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Mining History:
The Mint at the Mescal Mine

Continuing on the Case

We secured a good description of this bacchanalian silver owner, and I started in search of him. I soon found he was no longer in the city and as it was more important to continue to trace down where the bar came from than to pursue this criminal, I turned this part of the investigation over to the bureau and myself continued on the main case.

To find out through what channel that bar had gotten into town was the important thing. It was most likely that it had come under some sort of a cover—enclosed in something intended to disarm suspicion of the fact that bar silver was being transported. It was almost a matter of course that I should first call at the various railroad offices to inquire if any person answering the description of the drunken lodger had at any time received any freight which might allow of the hypothesis of its being bullion. Imagine my surprise and delight when the division superintendent of the first road I called upon, the Santa Fe Railroad, told me that large quantities of bar silver had been shipped over the line, billed to a man I described, who went by the name of Reynolds. He told me there was no secret about these shipments; that the bars were refined silver and that they came from the Mescal mine in California. The Santa Fe hauled all the silver from this mine and most of it was taken to Kansas City and delivered to Reynolds, who from there reshipped it to various points throughout the United States.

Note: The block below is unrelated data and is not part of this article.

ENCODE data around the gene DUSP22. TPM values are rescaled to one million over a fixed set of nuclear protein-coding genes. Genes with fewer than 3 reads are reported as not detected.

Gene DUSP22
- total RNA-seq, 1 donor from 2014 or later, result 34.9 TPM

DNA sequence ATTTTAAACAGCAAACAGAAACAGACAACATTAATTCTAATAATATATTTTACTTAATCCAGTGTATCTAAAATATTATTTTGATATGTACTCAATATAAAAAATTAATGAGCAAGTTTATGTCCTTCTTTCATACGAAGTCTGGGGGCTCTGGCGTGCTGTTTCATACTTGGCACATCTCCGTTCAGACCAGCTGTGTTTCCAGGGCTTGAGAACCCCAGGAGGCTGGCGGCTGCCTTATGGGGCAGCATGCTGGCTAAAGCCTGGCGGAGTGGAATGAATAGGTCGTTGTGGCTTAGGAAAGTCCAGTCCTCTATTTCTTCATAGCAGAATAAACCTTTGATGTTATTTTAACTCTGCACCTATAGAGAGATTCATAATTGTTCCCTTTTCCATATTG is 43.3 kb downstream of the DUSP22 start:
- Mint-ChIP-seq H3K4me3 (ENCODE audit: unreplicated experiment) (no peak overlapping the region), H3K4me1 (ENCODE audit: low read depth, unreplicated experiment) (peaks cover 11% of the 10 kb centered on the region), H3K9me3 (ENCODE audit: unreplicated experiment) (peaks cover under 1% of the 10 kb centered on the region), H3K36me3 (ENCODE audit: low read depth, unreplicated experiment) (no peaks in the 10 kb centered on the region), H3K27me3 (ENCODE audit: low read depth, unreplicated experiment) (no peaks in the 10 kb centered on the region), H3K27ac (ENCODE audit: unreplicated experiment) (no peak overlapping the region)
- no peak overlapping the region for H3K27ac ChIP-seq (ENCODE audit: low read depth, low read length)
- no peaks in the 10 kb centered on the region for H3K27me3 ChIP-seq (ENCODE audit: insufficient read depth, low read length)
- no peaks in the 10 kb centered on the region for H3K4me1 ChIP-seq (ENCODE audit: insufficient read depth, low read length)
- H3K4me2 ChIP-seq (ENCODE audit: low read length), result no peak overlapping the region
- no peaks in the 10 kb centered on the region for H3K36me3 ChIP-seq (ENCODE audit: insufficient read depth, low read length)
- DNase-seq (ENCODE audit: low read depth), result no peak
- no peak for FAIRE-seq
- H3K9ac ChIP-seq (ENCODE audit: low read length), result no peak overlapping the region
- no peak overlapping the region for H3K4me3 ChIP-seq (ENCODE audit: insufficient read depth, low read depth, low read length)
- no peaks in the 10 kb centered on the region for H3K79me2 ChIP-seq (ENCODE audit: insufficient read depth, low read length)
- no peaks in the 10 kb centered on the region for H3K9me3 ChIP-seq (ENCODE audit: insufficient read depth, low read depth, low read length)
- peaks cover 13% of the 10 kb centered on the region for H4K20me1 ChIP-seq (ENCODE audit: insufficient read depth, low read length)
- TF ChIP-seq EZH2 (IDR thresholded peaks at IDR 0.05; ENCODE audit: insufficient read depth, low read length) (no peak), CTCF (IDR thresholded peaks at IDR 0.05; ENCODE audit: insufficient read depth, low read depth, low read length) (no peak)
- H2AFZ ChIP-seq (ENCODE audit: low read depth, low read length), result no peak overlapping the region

Possessed of this information, and feeling myself on a hot trail, I communicated at once with the bureau at Washington, advising them of my intention of going to California, taking charge of the Mescal mine, and arresting every person having any relation to it. I advised the chief that in order to successfully carry out this programme it might be necessary to make a show of force, and I wanted a detail of some sort to be placed under my command. Accordingly I received instructions through the War Department to call on Gen. McCook of the Department of Arizona to place at my disposal whatever force I should feel myself in need of.

This being arranged, I started for California. Arriving at the station of Bitter Creek, which was the point nearest the Mescal mine, I sought out a teamster known as Dolph Kevane, who had been an old prospector, who was well acquainted with the country, and especially with the locality of the Mescal mine.

At that time Liuet. [sic] Ferguson, with a detachment of twenty men of the cavalry, had arrived from Fort Wingate and were camped at Burton’s Bridge across Dry River. The lieutenant reported to me and I ordered him to proceed with his troop to the Mescal mine, and to arrive there under the cover of the night, at daybreak on the morning of the 5th of August.

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